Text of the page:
Ireland Said to Weigh Bank Regulator Shake-Up Amid Brexit InfluxBy and
Deputy governor role at central bank may be split in two
Split may be along prudential/consumer or local/foreign lines
Ireland’s central bank is considering splitting the role of deputy governor for financial regulation into two positions, according to a person with knowledge of the industry, anticipating the demands the institution may face from an influx of banking jobs post-Brexit.
The central bank may separate the deputy governor role into two positions -- one to manage prudential regulation, overseeing financial stability and banks’ capital levels, and another role in charge of protecting consumers, according to the person, who asked not to be identified as the plans are still under deliberation. A second, less likely, possibility is one role to regulate domestic commercial and retail banking, and another to supervise international banking operations based in Ireland, such as trading and investment banking, said the person.
The central bank, based in Dublin, declined to comment.
The possible changes come as some companies set up front-office trading operations in Dublin and U.K.-based firms consider moving staff to Ireland after the U.K. voted to leave the European Union. Financial regulator Cyril Roux said in February he plans to step down, giving Governor Philip Lane an opportunity to reshape the way the Irish central bank operates.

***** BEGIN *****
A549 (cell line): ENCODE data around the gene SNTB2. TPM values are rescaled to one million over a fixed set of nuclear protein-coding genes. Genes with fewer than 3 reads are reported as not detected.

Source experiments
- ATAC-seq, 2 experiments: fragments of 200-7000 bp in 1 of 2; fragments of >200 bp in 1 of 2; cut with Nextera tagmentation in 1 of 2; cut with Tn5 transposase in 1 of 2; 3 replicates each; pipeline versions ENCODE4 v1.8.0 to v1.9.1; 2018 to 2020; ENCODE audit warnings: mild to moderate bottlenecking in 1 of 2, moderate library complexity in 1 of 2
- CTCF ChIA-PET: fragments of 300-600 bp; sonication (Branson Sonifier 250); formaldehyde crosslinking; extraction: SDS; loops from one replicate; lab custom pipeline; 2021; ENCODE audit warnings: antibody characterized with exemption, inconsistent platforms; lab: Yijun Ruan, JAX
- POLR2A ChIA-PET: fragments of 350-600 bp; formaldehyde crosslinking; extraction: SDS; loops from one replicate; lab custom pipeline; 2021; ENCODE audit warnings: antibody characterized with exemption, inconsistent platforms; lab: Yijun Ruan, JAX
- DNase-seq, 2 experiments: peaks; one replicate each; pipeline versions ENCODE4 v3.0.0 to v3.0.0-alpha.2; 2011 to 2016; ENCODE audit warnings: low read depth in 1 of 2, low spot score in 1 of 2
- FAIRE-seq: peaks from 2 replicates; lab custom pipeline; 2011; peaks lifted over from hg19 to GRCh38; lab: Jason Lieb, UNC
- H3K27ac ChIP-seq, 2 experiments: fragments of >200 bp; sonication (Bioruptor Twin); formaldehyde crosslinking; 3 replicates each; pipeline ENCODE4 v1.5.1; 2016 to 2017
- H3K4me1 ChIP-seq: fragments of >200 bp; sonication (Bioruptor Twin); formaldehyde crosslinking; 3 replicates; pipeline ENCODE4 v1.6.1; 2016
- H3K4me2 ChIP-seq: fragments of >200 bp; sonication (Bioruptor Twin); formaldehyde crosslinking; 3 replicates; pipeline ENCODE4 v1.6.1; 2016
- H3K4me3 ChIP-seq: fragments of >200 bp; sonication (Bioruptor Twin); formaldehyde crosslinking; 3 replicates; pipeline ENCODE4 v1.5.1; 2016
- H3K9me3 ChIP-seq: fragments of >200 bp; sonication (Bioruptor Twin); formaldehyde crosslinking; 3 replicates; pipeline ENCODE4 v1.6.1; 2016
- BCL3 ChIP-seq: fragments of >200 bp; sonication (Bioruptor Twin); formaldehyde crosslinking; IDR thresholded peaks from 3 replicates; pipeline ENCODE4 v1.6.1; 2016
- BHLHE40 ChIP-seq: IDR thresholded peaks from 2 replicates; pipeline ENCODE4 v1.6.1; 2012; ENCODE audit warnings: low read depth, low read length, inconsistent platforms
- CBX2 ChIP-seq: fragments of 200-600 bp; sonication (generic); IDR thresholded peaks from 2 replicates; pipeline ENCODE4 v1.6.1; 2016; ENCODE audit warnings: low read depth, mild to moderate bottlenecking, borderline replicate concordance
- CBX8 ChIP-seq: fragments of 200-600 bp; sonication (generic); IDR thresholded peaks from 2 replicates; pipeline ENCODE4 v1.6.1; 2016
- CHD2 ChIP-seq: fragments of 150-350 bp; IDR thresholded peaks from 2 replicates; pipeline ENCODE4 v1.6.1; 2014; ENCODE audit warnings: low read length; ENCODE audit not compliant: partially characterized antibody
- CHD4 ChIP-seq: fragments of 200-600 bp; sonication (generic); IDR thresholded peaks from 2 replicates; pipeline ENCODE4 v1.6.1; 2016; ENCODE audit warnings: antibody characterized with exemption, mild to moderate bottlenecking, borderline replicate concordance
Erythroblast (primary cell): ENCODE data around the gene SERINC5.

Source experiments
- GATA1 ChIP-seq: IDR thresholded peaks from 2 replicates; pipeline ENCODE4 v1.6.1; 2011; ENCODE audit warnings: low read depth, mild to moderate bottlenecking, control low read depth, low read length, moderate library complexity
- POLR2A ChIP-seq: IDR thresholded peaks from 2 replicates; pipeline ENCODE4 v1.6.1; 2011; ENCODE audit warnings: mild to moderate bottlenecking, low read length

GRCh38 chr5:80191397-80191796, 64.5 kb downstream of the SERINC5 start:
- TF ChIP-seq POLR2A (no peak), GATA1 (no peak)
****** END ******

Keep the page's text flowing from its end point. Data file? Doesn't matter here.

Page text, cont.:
“The scale of financial regulation is now so demanding -- we’re trying to come up with a configuration that makes sure that all of that sphere is properly handled,” Lane told an Irish parliamentary hearing on April 4. “Within a number of weeks, I think we’ll have a revised setup.”
The central bank named consumer-protection head Bernard Sheridan as acting deputy governor earlier this week. Sheridan will become director of corporate affairs once the deputy governor job has been filled.